$\frac{\mathrm{dy}}{\mathrm{dt}}$ approaches 0, which reflects an equilibrium state in which the creatinine input rate equals the creatinine output rate). Although renal graft function continuously increases in the type 4 and 5 cases, the Scr level can initially increase because the creatinine output is less than the creatinine input. Until the Scr reaches a plateau or a certain level (i.e., when

$\frac{\mathrm{dy}}{\mathrm{dt}}$ approaches 0), the eGFR equations are not mathematically applicable. The differences between eGFRs and creatinine clearance (eGFR-CCr) decrease as

$\frac{\mathrm{dy}}{\mathrm{dt}}$ approaches 0 (

Fig. 4). The difference between eGFRs and CCr (eGFR-CCr) is greater and widely distributed as

$\frac{\mathrm{dy}}{\mathrm{dt}}$ is far from 0. If

$\frac{\mathrm{dy}}{\mathrm{dt}}$<0, the eGFR equations provide an underestimation; in contrast, the eGFR equations overestimate the results if

$\frac{\mathrm{dy}}{\mathrm{dt}}$>0.

Scr levels (1,508) were measured within the narrow range of –0.000000002<

$\frac{\mathrm{dy}}{\mathrm{dt}}$<0.000000002, and the corresponding eGFRs were calculated and compared to the CCr. Pearson’s correlation coefficients for the correlations of the MDRD, CKD-EPI, Cockcroft-Gault, and Nankivell eGFRs with the CCr were 0.446 (P<0.001), 0.459 (P<0.001), 0.651 (P<0.001), and 0.599 (P<0.001), respectively. Linear regression analysis showed that R2 values for the MDRD eGFR were 0.199, and those for the CKD-EPI, Cockcroft-Gault and Nankivell eGFRs were 0.211, 0.423, and 0.359, respectively. The F-test yielded values of 373.735 (P<0.001) for the MDRD eGFR, 402.860 (P<0.001) for the CKD-EPI eGFR, 1,105.812 (P<0.001) for the Cockcroft-Gault eGFR, and 842.871 (P<0.001) for the Nankivell eGFR (

Fig. 5).

### DISCUSSION

Scr measurement has been the most commonly used laboratory test for estimating the excretory function of the kidney. The mathematical or statistical association between Scr and renal function is crucial. The Kidney Disease Improving Global Outcomes statement proposes that creatinine-based eGFR equations should be used to evaluate the renal function in the everyday management of renal transplant recipients [

12]. Most of the commonly used eGFR equations have been developed via statistical analysis of patients with chronic kidney disease. However, kidney transplant recipients comprised only 4% of the cohort used to derive the CKD-EPI eGFR equation. Several studies on kidney transplantation have reviewed the efficiency of the MDRD, Cockcroft-Gault and Nankivell equations, and the results have shown significant heterogeneity between studies and indicated that the equations show low precision and, consequently, limited accuracy [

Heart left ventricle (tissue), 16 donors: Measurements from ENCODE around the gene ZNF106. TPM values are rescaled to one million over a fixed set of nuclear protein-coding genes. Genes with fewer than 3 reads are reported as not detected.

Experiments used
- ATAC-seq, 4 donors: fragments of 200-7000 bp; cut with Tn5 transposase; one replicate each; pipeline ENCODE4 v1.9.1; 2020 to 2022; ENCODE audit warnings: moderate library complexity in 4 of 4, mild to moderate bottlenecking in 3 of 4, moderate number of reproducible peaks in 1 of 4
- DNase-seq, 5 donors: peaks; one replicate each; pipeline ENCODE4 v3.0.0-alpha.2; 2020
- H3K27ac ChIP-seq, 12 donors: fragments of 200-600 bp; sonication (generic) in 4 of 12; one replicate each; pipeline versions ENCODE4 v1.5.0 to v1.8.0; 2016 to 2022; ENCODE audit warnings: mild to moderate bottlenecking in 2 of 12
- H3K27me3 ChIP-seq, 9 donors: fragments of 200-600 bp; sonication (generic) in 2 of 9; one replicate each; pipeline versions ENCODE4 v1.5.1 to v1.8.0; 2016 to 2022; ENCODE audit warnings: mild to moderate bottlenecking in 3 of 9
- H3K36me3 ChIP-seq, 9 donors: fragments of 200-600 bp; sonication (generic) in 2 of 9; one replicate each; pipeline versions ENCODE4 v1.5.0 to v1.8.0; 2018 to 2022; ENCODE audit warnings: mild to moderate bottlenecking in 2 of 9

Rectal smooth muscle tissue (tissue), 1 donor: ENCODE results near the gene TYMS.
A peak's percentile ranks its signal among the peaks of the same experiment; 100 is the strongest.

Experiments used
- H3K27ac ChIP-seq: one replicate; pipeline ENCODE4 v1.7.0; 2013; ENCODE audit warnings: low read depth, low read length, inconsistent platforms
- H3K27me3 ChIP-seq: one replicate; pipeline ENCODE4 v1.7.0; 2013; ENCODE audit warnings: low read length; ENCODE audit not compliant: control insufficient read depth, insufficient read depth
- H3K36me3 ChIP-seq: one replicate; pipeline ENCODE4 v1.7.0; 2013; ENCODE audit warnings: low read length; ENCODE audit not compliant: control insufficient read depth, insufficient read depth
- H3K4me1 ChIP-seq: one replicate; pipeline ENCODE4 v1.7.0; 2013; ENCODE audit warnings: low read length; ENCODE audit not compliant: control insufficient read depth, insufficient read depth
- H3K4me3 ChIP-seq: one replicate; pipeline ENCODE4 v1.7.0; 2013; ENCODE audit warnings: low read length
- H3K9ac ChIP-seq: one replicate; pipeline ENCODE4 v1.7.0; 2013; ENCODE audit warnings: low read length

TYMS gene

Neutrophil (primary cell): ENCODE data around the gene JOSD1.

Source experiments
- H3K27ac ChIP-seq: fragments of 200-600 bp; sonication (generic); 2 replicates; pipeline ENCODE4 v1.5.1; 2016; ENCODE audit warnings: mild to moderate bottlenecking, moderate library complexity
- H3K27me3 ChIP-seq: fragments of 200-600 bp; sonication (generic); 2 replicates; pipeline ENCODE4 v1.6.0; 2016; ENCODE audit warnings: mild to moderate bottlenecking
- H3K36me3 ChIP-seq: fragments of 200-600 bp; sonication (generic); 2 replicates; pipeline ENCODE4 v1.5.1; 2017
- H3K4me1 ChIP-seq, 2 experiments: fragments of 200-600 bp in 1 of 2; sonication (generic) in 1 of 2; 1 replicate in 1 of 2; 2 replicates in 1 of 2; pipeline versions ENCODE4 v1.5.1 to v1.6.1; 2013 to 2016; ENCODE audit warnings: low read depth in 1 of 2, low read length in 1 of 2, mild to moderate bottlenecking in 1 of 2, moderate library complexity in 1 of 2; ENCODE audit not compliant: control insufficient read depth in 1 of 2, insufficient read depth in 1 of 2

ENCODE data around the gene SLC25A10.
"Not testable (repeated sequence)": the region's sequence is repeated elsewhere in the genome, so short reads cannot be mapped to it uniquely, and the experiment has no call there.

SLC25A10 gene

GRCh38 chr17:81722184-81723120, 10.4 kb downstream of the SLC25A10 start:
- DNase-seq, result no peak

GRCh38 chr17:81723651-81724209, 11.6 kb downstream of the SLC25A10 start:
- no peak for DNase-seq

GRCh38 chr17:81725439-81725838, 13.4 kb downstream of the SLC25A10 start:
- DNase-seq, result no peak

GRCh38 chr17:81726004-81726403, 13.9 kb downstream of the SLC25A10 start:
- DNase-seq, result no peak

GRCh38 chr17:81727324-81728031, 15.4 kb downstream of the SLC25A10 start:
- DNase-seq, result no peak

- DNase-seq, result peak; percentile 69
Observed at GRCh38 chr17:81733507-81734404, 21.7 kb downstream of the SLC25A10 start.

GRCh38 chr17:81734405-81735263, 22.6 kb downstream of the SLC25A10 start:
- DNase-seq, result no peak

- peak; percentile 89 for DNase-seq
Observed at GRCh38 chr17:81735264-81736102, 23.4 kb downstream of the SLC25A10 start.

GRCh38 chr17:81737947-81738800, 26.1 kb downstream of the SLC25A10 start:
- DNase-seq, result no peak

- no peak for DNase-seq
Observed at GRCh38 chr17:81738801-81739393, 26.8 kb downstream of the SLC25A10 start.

13]. Scr-based eGFR equations have never been demonstrated to improve the clinical recognition of changes in transplant function [

14]. The basic assumption of the eGFR equations is that Scr does not change or only changes at a slow rate over time (

$\frac{\mathrm{dy}}{\mathrm{dt}}$≒0). However, the Scr level usually changes very rapidly as the kidney graft exhibits functional recovery beginning immediately after kidney transplantation. The basic assumptions of the new equation should consider that Scr can change (

$\frac{\mathrm{dy}}{\mathrm{dt}}$≠0) over time and that the renal excretory function can also change (

$\frac{\mathrm{dC}}{\mathrm{dt}}$≠0) over time. The pattern of the change in renal function should represent the functional recovery of a transplanted kidney from pre-transplant or ischemic injuries (

$\frac{\mathrm{dC}}{\mathrm{dt}}$≥0). Equation 5

$y=\frac{m(\frac{{e}^{\mathrm{rt}}}{r}+\mathrm{at}+k5)}{v({e}^{\mathrm{rt}}+a)}$ was demonstrated to explain the changes in the measured Scr level over time in recipients with an uneventful post-transplant course. If equation 5 explains the measured Scr, equation 4

$C(t)=\frac{{\mathrm{re}}^{\mathrm{rt}}}{{e}^{\mathrm{rt}}+a}$ is useful for calculating the renal excretory function at a certain time. The degree of kidney injury before or during transplantation and the rate at which it recovers function after transplantation can be calculated using equation 4, and these calculated values are essential for research on DGF. It is difficult to find a simple definition of DGF due to the complexity of DGF pathophysiology, which explains why more than ten different definitions currently exist [

8,

15]. The most common definition of DGF is based on the post-transplant dialysis requirements (at least one dialysis session during the first week after transplantation). Although useful for data reporting, this definition suffers from many pitfalls, including clinically dependent decisions, dialysis requiring potassium or fluid overload, metabolic acidosis, and uremic symptoms, which might lead to misclassification or large variations in DGF rates that are observed in multicenter trials [